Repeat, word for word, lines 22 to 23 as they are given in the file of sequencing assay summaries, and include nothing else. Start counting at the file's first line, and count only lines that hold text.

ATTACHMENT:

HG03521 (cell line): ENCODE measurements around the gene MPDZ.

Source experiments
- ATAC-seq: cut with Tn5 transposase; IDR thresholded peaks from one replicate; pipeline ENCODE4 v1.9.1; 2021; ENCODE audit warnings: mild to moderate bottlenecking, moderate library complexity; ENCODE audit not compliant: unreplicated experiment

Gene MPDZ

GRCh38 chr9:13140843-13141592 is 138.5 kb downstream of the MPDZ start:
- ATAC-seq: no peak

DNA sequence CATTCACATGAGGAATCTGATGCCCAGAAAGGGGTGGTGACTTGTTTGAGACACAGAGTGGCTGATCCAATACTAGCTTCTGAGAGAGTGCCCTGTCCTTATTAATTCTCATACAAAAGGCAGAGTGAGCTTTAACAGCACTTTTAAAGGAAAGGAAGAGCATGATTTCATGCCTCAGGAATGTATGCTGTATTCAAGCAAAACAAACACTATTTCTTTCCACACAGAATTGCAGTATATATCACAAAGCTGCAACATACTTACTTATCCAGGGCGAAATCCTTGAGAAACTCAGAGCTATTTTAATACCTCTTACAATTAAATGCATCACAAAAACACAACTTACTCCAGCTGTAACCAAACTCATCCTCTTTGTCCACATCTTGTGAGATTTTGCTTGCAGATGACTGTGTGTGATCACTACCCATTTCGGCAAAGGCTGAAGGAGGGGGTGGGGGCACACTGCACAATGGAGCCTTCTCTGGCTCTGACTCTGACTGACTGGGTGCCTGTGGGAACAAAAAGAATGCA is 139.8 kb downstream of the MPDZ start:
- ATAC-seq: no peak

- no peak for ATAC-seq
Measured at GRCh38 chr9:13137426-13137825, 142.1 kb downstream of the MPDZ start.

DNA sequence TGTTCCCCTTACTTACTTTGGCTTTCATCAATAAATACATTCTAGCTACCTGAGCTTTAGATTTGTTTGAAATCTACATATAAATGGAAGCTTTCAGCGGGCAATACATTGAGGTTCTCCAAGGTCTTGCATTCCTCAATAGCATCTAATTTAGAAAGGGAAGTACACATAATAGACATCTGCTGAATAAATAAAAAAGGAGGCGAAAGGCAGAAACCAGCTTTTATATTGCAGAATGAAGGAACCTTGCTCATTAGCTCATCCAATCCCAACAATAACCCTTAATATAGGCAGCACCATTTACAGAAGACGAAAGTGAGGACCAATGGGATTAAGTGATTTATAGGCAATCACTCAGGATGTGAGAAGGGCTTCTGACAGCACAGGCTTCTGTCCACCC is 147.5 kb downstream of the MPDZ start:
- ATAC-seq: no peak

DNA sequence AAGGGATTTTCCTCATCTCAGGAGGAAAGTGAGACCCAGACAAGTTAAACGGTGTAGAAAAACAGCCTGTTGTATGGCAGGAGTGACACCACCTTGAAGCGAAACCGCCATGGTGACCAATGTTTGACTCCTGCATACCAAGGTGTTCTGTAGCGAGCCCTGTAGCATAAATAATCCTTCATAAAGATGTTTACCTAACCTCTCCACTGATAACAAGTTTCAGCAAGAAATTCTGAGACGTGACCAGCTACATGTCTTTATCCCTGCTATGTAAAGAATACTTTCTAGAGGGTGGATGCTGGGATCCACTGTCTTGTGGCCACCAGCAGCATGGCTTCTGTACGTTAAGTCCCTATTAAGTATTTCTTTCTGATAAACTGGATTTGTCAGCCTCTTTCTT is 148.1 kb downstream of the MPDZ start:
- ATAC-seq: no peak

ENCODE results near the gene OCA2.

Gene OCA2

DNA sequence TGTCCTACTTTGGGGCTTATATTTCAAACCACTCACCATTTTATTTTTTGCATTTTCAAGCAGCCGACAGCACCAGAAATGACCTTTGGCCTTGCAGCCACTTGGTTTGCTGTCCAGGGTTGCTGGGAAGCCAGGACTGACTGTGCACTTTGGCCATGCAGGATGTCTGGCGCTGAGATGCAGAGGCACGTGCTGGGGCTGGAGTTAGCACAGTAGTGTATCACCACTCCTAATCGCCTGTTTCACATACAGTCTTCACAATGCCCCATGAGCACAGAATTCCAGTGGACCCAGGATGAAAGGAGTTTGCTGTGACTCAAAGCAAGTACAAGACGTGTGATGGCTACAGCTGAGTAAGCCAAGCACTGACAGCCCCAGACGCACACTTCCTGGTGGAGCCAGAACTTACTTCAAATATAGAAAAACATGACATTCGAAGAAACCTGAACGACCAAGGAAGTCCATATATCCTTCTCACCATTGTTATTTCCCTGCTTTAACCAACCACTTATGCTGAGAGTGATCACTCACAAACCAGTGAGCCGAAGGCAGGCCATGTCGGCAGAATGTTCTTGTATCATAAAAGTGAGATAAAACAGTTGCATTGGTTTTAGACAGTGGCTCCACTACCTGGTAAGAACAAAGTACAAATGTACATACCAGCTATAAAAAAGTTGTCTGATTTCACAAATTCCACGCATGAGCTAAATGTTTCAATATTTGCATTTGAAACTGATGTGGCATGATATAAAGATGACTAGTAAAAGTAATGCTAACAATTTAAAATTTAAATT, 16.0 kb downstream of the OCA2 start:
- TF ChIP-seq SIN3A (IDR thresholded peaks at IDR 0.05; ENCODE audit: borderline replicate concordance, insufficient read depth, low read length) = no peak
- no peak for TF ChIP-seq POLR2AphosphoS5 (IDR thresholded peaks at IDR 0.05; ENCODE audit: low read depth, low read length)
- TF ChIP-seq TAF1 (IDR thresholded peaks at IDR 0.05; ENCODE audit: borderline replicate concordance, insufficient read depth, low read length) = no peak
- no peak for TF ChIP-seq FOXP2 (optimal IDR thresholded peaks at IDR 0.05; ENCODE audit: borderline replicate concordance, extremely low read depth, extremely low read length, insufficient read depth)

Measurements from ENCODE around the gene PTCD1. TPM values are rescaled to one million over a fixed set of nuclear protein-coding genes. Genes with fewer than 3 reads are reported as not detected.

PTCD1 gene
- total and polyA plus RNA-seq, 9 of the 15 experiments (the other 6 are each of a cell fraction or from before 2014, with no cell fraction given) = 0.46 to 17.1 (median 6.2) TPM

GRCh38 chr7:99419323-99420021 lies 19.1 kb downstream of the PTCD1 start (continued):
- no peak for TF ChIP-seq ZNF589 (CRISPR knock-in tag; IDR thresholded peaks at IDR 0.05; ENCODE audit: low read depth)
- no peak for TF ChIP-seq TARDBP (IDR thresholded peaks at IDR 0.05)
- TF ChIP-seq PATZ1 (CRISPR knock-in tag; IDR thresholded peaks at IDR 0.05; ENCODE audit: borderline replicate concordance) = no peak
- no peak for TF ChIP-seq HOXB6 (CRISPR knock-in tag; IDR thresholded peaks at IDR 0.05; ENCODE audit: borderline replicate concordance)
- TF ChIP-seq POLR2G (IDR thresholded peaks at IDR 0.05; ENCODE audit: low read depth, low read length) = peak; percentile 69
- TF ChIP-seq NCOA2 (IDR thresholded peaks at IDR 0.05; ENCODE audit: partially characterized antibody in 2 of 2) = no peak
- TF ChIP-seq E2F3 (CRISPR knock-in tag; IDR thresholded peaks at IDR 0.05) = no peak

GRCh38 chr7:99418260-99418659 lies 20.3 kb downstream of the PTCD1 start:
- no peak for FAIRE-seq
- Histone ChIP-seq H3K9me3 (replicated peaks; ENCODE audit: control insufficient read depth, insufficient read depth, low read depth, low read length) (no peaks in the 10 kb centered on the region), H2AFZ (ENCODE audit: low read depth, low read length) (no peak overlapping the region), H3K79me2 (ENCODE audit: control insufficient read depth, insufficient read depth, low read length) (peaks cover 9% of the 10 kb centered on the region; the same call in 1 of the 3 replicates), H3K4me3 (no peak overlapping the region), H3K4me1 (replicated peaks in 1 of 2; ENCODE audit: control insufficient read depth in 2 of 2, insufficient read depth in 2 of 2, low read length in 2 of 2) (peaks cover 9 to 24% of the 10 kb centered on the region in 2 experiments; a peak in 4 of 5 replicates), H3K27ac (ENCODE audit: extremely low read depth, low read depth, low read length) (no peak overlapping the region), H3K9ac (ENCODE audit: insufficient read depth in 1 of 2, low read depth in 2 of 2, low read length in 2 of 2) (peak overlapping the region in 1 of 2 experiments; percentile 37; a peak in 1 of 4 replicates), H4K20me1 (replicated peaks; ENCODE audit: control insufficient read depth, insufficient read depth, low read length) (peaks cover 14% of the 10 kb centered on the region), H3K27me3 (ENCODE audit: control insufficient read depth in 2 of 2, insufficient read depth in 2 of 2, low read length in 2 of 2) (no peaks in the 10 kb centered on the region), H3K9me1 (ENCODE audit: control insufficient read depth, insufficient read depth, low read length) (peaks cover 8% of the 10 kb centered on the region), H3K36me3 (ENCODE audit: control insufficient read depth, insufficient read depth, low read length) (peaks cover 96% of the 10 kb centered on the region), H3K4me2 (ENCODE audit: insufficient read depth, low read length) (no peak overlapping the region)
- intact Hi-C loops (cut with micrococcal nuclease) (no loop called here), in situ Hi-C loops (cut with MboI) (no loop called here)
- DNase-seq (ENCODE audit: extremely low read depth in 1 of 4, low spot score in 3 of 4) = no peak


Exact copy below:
Measurements from ENCODE around the gene PTCD1. TPM values are rescaled to one million over a fixed set of nuclear protein-coding genes. Genes with fewer than 3 reads are reported as not detected.

PTCD1 gene